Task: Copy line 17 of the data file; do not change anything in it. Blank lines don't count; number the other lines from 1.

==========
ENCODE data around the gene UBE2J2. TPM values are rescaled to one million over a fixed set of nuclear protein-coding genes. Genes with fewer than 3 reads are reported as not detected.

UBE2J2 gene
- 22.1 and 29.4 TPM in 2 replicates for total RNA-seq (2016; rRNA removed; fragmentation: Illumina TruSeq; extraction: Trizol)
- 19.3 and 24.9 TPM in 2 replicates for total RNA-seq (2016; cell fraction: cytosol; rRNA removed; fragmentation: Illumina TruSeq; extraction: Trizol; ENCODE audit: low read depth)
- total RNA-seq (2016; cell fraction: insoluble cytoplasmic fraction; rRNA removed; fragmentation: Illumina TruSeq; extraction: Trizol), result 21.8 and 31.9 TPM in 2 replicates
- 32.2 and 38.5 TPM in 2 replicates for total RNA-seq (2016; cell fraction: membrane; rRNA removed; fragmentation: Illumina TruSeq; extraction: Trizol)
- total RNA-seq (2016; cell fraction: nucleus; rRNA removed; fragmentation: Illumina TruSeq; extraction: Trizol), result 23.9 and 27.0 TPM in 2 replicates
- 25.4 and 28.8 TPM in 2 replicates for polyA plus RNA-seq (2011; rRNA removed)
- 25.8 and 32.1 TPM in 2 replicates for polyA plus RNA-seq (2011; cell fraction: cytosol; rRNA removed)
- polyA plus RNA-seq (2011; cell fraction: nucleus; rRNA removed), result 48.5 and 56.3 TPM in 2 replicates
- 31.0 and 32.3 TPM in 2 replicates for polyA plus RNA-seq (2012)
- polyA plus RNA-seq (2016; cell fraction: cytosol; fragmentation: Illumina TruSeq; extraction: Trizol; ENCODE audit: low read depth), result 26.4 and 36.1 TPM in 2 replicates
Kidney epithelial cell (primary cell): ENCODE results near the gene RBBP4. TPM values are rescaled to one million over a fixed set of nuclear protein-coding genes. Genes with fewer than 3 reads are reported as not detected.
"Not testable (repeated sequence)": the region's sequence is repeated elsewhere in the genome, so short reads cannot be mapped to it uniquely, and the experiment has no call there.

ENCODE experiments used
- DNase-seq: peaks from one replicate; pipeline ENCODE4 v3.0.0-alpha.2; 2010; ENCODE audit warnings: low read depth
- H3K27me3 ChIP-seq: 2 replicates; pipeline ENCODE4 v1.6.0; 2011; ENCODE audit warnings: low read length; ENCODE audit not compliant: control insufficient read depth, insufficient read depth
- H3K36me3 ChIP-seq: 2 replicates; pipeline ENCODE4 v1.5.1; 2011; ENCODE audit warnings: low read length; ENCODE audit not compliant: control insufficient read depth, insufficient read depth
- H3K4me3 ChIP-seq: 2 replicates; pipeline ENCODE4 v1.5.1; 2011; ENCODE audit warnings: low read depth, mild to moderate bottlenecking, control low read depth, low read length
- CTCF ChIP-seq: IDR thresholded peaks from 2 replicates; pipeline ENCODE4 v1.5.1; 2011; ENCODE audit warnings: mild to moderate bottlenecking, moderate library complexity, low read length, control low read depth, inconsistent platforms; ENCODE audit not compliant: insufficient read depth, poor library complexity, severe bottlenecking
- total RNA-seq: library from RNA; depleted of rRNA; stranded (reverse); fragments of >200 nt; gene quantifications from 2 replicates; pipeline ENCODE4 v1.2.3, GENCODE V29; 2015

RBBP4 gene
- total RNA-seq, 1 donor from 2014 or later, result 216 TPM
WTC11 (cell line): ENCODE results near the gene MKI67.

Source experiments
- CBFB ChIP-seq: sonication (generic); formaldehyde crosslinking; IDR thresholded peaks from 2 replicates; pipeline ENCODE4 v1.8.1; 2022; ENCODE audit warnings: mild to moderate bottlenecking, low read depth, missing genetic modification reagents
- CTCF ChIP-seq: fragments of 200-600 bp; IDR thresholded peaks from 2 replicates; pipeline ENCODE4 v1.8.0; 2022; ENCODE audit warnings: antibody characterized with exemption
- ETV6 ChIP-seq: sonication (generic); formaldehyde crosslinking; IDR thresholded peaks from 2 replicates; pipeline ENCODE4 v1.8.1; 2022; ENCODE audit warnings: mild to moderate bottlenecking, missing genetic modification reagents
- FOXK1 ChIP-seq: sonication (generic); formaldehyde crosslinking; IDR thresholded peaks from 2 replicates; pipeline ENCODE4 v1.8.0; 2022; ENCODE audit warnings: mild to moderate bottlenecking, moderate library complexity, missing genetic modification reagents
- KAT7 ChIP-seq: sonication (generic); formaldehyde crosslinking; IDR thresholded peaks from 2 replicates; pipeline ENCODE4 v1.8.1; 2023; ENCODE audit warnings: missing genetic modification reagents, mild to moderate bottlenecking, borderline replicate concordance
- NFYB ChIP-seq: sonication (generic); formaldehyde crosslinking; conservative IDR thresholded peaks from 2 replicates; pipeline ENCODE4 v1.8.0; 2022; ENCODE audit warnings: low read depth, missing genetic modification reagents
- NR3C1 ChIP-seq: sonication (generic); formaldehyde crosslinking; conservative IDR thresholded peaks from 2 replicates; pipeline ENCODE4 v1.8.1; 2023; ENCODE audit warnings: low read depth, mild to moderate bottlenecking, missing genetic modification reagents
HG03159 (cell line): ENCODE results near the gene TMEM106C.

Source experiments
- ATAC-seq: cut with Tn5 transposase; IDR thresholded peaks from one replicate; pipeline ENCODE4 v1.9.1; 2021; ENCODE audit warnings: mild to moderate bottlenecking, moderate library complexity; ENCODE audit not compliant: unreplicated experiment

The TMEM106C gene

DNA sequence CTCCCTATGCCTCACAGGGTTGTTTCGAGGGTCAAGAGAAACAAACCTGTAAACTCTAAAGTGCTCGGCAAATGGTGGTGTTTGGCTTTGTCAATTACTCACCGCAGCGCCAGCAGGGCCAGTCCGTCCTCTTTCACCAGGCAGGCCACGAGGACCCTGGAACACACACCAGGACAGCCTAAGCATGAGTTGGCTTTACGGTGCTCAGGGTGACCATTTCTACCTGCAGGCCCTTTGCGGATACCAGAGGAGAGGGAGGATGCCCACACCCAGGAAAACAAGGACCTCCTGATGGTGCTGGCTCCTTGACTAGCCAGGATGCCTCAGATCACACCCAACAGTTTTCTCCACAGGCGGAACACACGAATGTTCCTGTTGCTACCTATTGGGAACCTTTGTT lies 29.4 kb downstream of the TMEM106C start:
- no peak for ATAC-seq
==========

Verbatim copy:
- H3K27me3 ChIP-seq: 2 replicates; pipeline ENCODE4 v1.6.0; 2011; ENCODE audit warnings: low read length; ENCODE audit not compliant: control insufficient read depth, insufficient read depth